NEED TO KNOW Among several itineraries sailing to Dunedin is an eight-day Australia & New Zealand cruise from Auckland to Sydney departing October 14, 2018. From $1399 a person; see princess.com
WHAT TO SEE Rebuilt after a 1930s earthquake, Napier is one of the world's showcases of art deco architecture, and lovely to walk around. Many facades have original signage and art deco motifs, occasionally influenced by local Maori cultural symbols. Some 140 heritage buildings remain, surrounded by pretty rose-filled gardens. The National Aquarium has a rich collection of sea creatures, plus kiwis.
DON'T MISS The architecture is impressive, but outshone by the natural beauty of surrounding Hawke's Bay region, with its balmy Mediterranean-style climate, extravagant beaches, lush orchards, vineyards and teeming birdlife. Views are spectacular from the summit of Te Mata – leap off with a paraglider if you dare. The glacier-gouged gorges of the Mohaka River are a white-water rafting thrill.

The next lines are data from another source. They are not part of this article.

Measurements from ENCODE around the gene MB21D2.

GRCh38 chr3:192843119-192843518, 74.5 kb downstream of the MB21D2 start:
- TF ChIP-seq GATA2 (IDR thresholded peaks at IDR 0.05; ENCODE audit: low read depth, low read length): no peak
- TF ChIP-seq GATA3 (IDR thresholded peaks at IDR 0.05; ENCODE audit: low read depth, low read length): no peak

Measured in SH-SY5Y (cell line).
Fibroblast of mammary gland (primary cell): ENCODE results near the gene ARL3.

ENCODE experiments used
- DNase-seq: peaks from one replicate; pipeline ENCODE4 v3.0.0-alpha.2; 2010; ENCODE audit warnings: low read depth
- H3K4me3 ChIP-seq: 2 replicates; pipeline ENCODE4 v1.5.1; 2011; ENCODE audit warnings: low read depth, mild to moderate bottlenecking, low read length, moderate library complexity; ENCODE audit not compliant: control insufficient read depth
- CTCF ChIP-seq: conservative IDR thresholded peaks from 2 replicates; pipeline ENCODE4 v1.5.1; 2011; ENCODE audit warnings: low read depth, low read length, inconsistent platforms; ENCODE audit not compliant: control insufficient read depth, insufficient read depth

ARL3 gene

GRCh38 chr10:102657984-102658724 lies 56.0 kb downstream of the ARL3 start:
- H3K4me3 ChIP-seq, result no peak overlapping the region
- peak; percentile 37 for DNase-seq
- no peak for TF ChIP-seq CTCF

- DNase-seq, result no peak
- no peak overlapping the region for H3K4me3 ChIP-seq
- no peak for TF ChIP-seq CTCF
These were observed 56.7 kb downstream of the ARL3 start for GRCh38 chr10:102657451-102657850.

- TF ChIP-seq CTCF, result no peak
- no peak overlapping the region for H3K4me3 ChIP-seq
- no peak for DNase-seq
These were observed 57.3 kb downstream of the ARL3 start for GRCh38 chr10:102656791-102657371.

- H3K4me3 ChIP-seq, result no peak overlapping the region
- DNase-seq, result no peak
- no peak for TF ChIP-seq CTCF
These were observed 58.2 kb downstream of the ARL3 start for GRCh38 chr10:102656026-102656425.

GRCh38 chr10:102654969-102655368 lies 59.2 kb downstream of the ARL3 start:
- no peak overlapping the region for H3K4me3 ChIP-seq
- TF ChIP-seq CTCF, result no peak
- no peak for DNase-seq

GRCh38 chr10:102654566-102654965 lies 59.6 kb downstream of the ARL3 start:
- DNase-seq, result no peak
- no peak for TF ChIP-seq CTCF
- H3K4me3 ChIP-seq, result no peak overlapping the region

SHORE EXCURSIONS A city drive, walk or road-train ride highlights Napier's art deco heritage, or you could focus on Maori history at Hakikino Conservation Reserve. Foodies will enjoy excursions to Hawke's Bay wine country or a chocolate producer. For a natural encounter, head to Cape Kidnappers, renowned for its huge gannet colonies.
NEED TO KNOW Among several itineraries calling at Napier is a nine-day New Zealand cruise from Auckland to Sydney departing November 24, 2018. From $2099 a person; see princess.com
WHAT TO SEE Despite its small size, New Zealand's capital is lively and occasionally avant-garde, with an impressive collection of cultural venues and cafes and watery vistas everywhere – especially from the top of its iconic red cable-car and adjacent botanic gardens. Take in the Beehive (parliament), colonial buildings on plunging streets and Old St Paul's Cathedral with its unusual wooden ceiling.